Star Baker or The Apprentice?

Back in the Boardroom, Sugar, Brady and Littner are giving the aspiring Apprentices a masterclass. Teaching them the hardnosed, ruthlessness of surviving in business. In previous weeks, David dared to point out problems and faced the pointy finger. Tom led from within and was lucky not to go out. And Frank was fired simply for being himself. All good attributes but being loved by your neighbour, it isn’t.

In the gentler atmosphere of the Bake Off Tent, the desire to win is just as determined – and Hollywood and Leith can be just as brutal. Ruby’s opponents almost saved the collapsing showstopper and everyone comforted the distraught Manon. And don’t you just want to take Rahul home with you!

It all makes for good television – and, of course, we only see what the producers want us to. But what do these programmes say about comparing ourselves with others? Do we see our lives as always waiting for a Sugar-coated finger or a Hollywood handshake?

As humans, comparing ourselves with others is one of our least helpful attributes. Applied negatively more often than not, doing so exacerbates feelings of stress, inadequacy and failure – especially when it all gets too much. “If only… I was as good as him, had her friends, their house, job, money, health, faith…”

All that time and effort. Wishing we were like someone else. Only to miss out on being the person we are.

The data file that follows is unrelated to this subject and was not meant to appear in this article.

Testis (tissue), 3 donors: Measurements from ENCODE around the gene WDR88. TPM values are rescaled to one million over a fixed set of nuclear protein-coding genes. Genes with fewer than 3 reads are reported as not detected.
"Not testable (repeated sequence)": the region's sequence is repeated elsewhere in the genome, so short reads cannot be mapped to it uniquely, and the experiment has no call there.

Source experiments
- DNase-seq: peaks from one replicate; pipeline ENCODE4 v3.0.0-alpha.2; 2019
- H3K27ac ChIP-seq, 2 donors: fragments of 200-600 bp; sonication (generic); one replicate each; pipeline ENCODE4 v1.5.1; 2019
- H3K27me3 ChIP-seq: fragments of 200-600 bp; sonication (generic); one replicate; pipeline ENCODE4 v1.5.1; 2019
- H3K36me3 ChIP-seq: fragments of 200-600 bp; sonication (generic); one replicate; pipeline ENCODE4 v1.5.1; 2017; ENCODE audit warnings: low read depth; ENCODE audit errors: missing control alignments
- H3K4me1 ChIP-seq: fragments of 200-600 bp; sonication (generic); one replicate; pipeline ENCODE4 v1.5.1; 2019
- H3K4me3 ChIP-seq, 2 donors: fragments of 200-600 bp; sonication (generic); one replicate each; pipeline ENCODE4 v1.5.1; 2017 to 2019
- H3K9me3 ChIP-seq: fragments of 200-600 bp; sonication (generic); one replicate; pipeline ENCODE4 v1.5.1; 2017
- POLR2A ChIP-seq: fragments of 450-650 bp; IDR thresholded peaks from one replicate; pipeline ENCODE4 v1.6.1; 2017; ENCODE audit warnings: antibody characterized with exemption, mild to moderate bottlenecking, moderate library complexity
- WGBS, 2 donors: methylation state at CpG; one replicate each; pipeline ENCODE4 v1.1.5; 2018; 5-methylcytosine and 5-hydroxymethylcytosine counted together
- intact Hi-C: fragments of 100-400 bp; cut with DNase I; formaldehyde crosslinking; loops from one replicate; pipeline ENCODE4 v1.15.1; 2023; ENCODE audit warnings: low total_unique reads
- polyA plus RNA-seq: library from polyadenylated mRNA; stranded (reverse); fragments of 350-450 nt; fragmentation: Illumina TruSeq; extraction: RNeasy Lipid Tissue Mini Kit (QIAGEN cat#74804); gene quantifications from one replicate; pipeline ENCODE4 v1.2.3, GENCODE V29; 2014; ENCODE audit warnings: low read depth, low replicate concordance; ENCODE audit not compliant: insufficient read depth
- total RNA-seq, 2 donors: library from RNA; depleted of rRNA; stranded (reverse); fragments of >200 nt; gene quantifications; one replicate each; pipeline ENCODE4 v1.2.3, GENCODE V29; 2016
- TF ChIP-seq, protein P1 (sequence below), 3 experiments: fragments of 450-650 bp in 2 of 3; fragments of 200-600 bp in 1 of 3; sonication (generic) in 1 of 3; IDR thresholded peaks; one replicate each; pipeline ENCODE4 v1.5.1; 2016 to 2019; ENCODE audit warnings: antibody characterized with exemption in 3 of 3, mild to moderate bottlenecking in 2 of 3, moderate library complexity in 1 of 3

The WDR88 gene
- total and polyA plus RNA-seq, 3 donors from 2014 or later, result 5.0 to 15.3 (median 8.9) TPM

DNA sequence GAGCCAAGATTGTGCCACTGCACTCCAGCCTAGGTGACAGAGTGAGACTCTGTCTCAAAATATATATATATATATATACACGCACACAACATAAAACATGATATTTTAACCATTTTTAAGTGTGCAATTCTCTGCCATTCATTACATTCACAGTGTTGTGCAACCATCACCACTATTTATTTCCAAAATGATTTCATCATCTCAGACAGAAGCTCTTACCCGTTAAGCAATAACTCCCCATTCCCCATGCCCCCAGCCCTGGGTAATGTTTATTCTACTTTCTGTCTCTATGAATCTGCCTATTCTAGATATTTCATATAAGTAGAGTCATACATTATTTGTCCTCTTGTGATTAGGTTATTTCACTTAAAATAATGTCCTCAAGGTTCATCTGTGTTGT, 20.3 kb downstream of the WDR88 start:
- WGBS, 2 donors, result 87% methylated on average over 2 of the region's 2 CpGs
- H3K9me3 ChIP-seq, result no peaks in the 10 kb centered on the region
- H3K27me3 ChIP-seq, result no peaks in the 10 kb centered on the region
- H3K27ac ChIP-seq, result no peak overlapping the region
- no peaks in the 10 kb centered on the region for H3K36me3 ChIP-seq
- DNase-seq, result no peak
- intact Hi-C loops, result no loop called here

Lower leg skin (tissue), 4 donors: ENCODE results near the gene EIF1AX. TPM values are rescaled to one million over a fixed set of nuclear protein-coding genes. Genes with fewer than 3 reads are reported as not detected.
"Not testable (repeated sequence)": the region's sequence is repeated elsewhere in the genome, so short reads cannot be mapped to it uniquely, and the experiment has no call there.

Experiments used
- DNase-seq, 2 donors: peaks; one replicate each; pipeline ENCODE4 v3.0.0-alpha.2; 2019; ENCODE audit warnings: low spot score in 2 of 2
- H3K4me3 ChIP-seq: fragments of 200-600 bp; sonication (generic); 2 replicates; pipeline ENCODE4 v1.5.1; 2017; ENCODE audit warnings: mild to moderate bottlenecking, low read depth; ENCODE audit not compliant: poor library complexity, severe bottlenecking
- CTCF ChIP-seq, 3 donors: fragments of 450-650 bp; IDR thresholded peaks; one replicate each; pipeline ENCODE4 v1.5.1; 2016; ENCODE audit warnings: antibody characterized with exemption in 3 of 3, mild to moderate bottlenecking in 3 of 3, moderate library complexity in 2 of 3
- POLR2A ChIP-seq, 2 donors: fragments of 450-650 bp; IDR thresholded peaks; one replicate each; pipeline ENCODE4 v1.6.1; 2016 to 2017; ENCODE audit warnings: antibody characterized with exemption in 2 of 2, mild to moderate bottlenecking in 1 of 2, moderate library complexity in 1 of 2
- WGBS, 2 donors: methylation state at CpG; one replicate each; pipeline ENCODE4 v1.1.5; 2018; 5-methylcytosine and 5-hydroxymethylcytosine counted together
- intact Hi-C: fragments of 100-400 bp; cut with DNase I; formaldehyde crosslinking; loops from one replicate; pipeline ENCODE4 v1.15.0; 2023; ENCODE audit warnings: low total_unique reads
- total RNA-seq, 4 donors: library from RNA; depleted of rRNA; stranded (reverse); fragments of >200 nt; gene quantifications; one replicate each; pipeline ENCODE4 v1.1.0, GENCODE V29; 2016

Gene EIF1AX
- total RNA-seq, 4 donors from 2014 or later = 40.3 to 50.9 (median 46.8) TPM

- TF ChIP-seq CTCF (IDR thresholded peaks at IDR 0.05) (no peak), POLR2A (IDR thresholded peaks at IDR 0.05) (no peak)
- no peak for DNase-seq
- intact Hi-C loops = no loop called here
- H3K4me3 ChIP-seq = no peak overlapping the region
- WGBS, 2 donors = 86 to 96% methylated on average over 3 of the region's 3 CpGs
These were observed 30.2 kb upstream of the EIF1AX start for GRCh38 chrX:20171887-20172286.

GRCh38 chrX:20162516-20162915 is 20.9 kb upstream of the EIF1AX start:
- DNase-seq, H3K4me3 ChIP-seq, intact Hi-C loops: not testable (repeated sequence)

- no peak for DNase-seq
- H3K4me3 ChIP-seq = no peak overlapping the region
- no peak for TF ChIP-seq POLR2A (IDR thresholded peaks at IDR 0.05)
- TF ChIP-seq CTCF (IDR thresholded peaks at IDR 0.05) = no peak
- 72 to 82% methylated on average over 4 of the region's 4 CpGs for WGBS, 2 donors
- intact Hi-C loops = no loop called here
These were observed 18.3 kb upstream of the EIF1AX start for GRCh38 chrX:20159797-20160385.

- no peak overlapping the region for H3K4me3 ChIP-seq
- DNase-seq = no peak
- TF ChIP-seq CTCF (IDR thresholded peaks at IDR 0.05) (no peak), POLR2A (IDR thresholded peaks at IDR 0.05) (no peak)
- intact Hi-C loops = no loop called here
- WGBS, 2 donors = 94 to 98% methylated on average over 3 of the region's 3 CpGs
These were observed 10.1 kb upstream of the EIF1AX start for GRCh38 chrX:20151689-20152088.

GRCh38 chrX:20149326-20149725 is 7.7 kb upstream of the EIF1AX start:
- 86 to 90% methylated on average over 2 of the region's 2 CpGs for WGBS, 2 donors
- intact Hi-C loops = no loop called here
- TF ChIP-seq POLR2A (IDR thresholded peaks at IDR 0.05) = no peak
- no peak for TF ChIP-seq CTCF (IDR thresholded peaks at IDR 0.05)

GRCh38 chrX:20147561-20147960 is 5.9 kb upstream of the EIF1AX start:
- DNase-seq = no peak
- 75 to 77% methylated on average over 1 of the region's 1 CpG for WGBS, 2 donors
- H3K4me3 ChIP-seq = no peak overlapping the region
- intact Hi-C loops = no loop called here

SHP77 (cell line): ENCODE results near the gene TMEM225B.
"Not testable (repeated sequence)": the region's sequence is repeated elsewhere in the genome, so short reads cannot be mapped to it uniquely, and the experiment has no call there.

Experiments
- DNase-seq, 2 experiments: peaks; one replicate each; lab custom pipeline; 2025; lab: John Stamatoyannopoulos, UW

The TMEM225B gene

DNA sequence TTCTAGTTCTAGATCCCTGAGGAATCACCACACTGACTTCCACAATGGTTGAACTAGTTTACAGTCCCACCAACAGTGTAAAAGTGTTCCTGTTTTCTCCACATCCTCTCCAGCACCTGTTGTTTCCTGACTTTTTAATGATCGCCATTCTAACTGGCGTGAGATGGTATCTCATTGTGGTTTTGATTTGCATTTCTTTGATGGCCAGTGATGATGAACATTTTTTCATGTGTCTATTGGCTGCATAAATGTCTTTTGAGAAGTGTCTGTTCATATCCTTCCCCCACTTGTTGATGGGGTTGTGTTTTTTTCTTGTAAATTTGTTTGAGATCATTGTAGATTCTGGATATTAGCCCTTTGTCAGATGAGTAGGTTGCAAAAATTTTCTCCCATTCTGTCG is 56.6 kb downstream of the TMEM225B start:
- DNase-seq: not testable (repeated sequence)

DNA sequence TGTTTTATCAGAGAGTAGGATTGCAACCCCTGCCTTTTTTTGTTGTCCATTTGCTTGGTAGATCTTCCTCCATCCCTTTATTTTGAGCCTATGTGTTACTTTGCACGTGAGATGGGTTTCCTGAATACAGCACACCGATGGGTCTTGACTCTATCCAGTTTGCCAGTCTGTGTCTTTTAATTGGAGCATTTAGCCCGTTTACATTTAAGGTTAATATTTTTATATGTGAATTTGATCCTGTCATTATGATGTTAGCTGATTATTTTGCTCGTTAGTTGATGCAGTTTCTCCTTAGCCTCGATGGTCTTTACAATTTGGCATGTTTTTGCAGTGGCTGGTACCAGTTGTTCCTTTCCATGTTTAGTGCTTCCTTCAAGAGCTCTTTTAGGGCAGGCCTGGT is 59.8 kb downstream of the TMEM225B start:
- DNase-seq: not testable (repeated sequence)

Oscar Wilde said: ‘Be yourself; everyone else is already taken.’ Sounds simple, but how does that work in the complex reality of our lives?

Well, there is a clue in something Jesus said: ‘You shall love your neighbour as yourself.’ (Mark 12:31)

Now, most of us probably feel comfortable with the ‘love your neighbour’ bit… thinking of others, being kind to people… “Yep, I can do that. That bit’s OK.”

All the same, it is difficult to love those we don’t like or don’t get on with. We often have a choice about the friends we keep or don’t keep, albeit street neighbours or work colleagues can present challenges, for example. But, pretty much, the act of loving our neighbour (wherever they are) can be fairly straightforward and comparatively easy.

But what about, ‘as yourself’?

To love ourselves in the same way as we love others.

Umm… tricky that.

Many of us focus on our failings. The bad bits. The mistakes. The wrong words. The difficult memories. The hurts. The things we messed up. The times when the finger pointed.

There are good things in all of us, though. It may be hard to focus on them, but they’re there. The things we got right. The successes (they don’t have to be showstoppers). The compliments we receive (even if we struggle to actually believe them). What we’re good at. What we like about ourselves.

Loving ourselves requires having a balanced view of who we are. Having a balanced view enables us to see what God, in his love and grace, has made good within us. The ways in which God not only shakes our hand but also embraces and holds us.

All the same, what if you still feel you’re not exactly a Star Baker?

God’s love isn’t based on success and achievement. You don’t have to prove anything. Hired or fired, God loves you no less than anyone else. Complete with all the good bits and all the bad bits.

Thing is, it’s easier to accept that’s true for other people, isn’t it? It’s that comparison thing again. “Me. God loves me? I mean, what about this… don’t forget that… oh, and there’s these other reasons too, Lord…”

We’re probably all apprentices in some respects.

So ‘In this week’s task…’, have a think about these questions:

• What makes you you (and not just the person you want others to see)?
• What do you love about yourself?

God’s got a treat lined up for you. And you don’t even need to go back to the Boardroom to get it.